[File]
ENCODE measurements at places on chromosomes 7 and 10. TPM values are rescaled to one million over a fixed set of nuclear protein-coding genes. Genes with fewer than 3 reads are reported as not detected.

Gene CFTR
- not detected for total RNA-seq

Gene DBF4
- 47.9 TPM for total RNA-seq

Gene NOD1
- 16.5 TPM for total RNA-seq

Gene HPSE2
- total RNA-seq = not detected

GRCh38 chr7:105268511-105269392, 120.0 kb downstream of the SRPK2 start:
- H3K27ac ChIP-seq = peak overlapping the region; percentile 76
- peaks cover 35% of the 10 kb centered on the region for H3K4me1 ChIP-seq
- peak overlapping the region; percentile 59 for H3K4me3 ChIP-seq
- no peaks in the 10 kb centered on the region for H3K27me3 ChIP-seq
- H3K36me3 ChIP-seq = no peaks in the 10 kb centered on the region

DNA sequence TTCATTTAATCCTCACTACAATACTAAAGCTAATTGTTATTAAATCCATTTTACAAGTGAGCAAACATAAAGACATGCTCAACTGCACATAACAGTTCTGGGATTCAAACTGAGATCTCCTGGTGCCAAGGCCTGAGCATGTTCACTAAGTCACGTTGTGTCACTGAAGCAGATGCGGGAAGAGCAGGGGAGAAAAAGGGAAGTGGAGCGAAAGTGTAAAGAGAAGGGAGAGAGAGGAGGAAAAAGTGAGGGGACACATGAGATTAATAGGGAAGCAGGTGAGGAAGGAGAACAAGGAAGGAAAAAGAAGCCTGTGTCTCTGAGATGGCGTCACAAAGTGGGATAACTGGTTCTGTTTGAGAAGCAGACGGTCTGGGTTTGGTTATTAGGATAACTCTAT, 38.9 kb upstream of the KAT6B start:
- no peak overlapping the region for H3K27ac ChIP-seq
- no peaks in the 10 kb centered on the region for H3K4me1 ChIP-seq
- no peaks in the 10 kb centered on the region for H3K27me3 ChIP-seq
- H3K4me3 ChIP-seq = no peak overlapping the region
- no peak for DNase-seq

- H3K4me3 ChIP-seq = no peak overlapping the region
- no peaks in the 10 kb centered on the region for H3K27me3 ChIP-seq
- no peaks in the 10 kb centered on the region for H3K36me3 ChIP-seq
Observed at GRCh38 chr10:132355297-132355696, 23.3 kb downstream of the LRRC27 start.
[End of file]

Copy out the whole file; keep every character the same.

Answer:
ENCODE measurements at places on chromosomes 7 and 10. TPM values are rescaled to one million over a fixed set of nuclear protein-coding genes. Genes with fewer than 3 reads are reported as not detected.

Gene CFTR
- not detected for total RNA-seq

Gene DBF4
- 47.9 TPM for total RNA-seq

Gene NOD1
- 16.5 TPM for total RNA-seq

Gene HPSE2
- total RNA-seq = not detected

GRCh38 chr7:105268511-105269392, 120.0 kb downstream of the SRPK2 start:
- H3K27ac ChIP-seq = peak overlapping the region; percentile 76
- peaks cover 35% of the 10 kb centered on the region for H3K4me1 ChIP-seq
- peak overlapping the region; percentile 59 for H3K4me3 ChIP-seq
- no peaks in the 10 kb centered on the region for H3K27me3 ChIP-seq
- H3K36me3 ChIP-seq = no peaks in the 10 kb centered on the region

DNA sequence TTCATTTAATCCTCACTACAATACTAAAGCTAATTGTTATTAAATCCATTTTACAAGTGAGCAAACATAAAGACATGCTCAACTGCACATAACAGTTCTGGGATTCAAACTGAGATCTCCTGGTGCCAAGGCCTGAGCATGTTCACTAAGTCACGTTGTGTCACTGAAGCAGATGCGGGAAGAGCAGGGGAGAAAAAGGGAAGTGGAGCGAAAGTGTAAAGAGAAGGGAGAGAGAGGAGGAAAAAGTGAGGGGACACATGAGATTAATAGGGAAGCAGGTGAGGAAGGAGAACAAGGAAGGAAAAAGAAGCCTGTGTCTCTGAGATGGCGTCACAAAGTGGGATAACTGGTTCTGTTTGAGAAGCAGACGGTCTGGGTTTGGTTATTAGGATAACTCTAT, 38.9 kb upstream of the KAT6B start:
- no peak overlapping the region for H3K27ac ChIP-seq
- no peaks in the 10 kb centered on the region for H3K4me1 ChIP-seq
- no peaks in the 10 kb centered on the region for H3K27me3 ChIP-seq
- H3K4me3 ChIP-seq = no peak overlapping the region
- no peak for DNase-seq

- H3K4me3 ChIP-seq = no peak overlapping the region
- no peaks in the 10 kb centered on the region for H3K27me3 ChIP-seq
- no peaks in the 10 kb centered on the region for H3K36me3 ChIP-seq
Observed at GRCh38 chr10:132355297-132355696, 23.3 kb downstream of the LRRC27 start.